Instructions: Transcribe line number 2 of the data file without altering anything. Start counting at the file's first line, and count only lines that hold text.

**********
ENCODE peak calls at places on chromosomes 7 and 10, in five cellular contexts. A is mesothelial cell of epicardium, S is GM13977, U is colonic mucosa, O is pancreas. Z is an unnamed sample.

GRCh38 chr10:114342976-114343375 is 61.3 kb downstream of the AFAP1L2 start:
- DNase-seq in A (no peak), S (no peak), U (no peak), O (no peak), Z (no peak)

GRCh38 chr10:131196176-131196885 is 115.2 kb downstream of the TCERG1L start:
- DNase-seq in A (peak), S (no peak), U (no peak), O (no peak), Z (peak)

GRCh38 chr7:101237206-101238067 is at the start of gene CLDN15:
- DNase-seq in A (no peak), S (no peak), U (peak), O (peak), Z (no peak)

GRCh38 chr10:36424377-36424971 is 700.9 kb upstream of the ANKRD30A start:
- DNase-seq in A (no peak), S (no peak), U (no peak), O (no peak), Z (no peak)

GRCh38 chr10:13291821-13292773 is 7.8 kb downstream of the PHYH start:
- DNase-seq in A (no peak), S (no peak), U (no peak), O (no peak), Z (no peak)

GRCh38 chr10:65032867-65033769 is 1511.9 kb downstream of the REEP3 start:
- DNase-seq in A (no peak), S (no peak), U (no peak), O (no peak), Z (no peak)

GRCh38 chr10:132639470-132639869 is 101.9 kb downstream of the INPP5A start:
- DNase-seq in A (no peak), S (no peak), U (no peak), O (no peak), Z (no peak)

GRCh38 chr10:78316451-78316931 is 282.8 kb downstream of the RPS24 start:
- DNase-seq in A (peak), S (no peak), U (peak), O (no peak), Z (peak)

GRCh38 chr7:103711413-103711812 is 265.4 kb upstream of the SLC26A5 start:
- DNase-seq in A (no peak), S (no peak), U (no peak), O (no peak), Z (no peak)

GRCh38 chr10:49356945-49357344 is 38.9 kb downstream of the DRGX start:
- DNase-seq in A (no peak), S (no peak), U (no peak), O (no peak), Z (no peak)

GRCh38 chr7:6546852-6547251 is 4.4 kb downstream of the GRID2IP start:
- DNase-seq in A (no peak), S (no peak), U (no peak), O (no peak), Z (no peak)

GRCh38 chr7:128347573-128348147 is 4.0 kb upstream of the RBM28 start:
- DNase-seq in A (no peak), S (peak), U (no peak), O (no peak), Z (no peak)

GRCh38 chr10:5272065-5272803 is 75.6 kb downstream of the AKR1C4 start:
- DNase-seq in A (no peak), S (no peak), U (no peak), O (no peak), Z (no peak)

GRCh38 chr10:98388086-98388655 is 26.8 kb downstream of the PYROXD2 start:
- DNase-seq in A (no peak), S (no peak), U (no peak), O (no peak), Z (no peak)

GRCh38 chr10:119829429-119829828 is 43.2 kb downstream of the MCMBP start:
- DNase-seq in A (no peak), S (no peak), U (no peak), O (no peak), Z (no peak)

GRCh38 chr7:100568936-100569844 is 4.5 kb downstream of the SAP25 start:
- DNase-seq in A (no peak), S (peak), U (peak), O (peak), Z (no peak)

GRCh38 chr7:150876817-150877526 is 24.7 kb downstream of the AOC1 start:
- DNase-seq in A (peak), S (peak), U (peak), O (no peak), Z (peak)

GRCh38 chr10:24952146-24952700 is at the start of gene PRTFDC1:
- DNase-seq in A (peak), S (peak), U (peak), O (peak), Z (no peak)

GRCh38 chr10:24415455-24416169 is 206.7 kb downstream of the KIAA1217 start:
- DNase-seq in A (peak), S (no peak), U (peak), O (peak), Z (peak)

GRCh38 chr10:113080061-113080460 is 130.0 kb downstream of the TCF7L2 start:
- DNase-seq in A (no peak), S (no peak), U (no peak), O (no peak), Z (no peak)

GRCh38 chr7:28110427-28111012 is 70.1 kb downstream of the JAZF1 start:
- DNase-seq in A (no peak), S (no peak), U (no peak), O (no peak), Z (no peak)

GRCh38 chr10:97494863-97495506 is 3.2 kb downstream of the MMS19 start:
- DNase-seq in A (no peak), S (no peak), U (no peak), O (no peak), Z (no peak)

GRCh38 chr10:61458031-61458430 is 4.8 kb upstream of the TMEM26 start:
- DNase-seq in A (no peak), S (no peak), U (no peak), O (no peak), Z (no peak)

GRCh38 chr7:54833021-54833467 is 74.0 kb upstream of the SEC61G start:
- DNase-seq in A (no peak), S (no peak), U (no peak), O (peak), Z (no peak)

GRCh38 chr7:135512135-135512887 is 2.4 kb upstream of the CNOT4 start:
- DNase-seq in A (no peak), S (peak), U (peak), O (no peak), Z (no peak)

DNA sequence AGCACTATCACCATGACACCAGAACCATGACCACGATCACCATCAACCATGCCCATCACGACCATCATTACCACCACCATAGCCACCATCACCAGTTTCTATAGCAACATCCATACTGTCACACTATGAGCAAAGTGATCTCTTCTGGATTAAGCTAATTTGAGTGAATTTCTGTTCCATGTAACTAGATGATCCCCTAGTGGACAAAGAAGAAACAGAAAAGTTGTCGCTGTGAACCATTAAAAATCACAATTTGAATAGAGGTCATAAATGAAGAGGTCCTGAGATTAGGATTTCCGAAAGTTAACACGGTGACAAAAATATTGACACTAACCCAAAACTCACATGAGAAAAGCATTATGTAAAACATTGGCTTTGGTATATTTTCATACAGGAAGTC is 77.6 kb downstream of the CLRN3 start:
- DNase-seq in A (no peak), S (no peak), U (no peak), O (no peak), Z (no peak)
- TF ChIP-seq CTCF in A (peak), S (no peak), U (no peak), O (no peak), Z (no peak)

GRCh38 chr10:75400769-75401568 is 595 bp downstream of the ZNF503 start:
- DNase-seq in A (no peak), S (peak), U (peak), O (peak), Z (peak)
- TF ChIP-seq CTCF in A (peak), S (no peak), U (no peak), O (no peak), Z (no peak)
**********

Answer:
GRCh38 chr10:114342976-114343375 is 61.3 kb downstream of the AFAP1L2 start: